If you already have prostate cancer—and a Gleason score of 7 or higher or a palpable nodule identified by DRE—nutritional treatment alone does not offer enough of a guarantee of success. In these cases, a customized hormonal approach makes the most sense and has been shown to be very effective.1 Seek out a doctor well versed and experienced with triple hormonal blockade, who has the willingness and capability to customize a medical regimen for each individual patient. Triple hormonal blockade consists of a LH (luteinizing hormone) agonist, an anti-androgen, and finasteride. This treatment is usually performed for about a year and long-term suppression of cancer growth has been evident in scientific studies.


Quite a few enlightened physicians and urologists agree with the treatment options I describe in this newsletter. They no longer recommend local treatments (such as radiation and prostate surgery) directed at destroying the prostate. Instead, they have become experts in hormonal blockade. However, my approach goes farther than this because I add a nutritional protocol to prevent and treat cancer, which includes most of my general dietary recommendations for excellent health in general.
And certainly surgical intervention is risky business. Dr. Fuhrman talks about it Prostate Cancer Facts, here’s a bit:
All of the biopsies, treatments, and surgeries done in the hope of helping men with prostate cancer live longer cause significant side effects, such as incontinence, rectal bleeding, and impotence.

It is reasonable to ask if men actually benefit from such invasive intervention, including the destruction of part of the prostate or its removal. Are the side effects balanced by clear-cut advances in life expectancy?

The side effects of prostate cancer treatment are debilitating and demoralizing, and the percentage of patients who suffer from them is shockingly high.
  • Erectile dysfunction: over 50%
  • Bowel dysfunction: over 10%
  • Urinary dysfunction: over 20%
When it comes to the treatment of the higher-grade forms of prostate cancer, typically distinguished with a high Gleason score, only nutritional excellence and hormonal therapy— which can treat the cancerous cells that have already left the prostate, as well—are worthwhile.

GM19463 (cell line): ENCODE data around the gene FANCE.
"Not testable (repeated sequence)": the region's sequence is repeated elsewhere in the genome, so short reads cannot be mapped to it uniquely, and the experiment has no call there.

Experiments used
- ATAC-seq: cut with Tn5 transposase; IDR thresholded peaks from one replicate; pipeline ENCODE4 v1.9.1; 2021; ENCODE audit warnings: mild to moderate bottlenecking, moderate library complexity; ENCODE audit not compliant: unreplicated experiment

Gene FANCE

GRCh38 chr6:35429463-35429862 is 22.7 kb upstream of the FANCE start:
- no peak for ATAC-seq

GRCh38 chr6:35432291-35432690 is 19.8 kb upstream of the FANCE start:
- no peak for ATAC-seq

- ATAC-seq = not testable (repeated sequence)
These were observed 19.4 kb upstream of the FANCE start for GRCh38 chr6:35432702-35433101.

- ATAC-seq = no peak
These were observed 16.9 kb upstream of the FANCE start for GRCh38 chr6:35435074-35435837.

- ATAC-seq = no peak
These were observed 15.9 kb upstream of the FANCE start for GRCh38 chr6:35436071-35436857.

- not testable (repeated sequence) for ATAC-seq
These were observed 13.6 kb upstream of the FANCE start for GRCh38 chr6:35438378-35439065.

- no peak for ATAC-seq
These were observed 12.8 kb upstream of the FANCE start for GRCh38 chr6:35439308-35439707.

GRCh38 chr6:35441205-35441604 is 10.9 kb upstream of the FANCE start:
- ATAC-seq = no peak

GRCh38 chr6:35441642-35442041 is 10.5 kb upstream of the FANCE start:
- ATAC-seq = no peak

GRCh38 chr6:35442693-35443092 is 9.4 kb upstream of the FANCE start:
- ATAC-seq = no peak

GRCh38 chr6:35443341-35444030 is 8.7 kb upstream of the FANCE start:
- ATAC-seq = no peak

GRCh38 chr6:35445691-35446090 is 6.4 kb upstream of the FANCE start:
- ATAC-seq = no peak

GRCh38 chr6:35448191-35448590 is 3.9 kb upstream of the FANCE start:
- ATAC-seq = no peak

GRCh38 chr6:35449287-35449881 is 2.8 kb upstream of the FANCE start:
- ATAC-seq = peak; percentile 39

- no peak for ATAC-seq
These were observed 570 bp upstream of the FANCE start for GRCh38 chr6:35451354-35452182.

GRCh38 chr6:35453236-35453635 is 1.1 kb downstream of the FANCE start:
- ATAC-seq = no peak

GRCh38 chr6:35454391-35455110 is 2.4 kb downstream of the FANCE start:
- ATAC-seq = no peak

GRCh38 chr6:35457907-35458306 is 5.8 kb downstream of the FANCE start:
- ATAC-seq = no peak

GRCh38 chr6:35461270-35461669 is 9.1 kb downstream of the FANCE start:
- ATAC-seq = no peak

For the majority of men treated for prostate cancer, it appears that their lives would have been much better off if their prostate cancer had never been diagnosed, since it is most likely that the side effects experienced from the treatment are not balanced by an increase in life span.
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Which Muscle is...Your WEAKEST LINK!

Here’s neat post from Diet Blog. Sure, we train our arms, abs, legs, and chest—that’s the obvious stuff—but what about the not-so-obvious? Like your serratus anterior. Mike Howard offers some seldom seem exercise tips. Check it out:

Serratus Anterior
A couple of inches below our armpits lay a bumpy or “serrated” muscle that helps keep the shoulder blades (scapulae) stable and flush against the ribs where it’s supposed to be. A possible sign of a weak serratus anterior is a “winged” shoulder blade (a poking out).


Exercise: Scapular Push-up
Find an elevated surface such as a bench or a chair. Place hands slightly more than shoulder width apart.

Keeping body in line (relatively straight from back of the head to the heels) let your shoulder blades collapse inward and than push them out – WITHOUT moving your elbows.

Repeat 12-20 times.
I’ve got to give these a try. This article reminds me of yesterday’s post: Dudes, Get a Rockin' Butt!
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Food Scoring Guide: Diet and Disease

Diets of all description flood the market, but fewer than 3 people out of a 100 are successful at losing weight and keeping it off permanently. The number of overweight and obese individuals is at an all-time high and still climbing. Although many people accept the notion that disease is the result of genetics or luck, the reality is that nutrition, exercise, and environment overwhelmingly overshadow genetic considerations. For example, those living in rural China have less than a 2% heart disease risk, but when these same individuals move to America, their children develop the same rates of heart disease as other Americans.


Obviously, the diseases that afflict today’s Americans are not the result of luck of genetics. They are a recent phenomenon in human history and directly parallel unhealthful changes in dietary patterns. The ten-fold increase in heart attacks in the last 100 years is because we are eating more low-nutrient foods—lots more. You cannot escape from the biological law of cause and effect. Health results from healthful living and eating. Disease and premature death result primarily from unhealthful food choices.

More Funding for the FDA?

Here’s a perplexing nugget from the newswire. President Bush wants to increase funding for FDA food safety. Reuters reports:
The Bush administration on Monday proposed boosting funding to better protect the food supply, including opening an office in China.


In its fiscal 2009 budget, the White House proposed raising expenditures for food programs at the Food and Drug Administration to $543 million from an estimated $510 million in the prior year.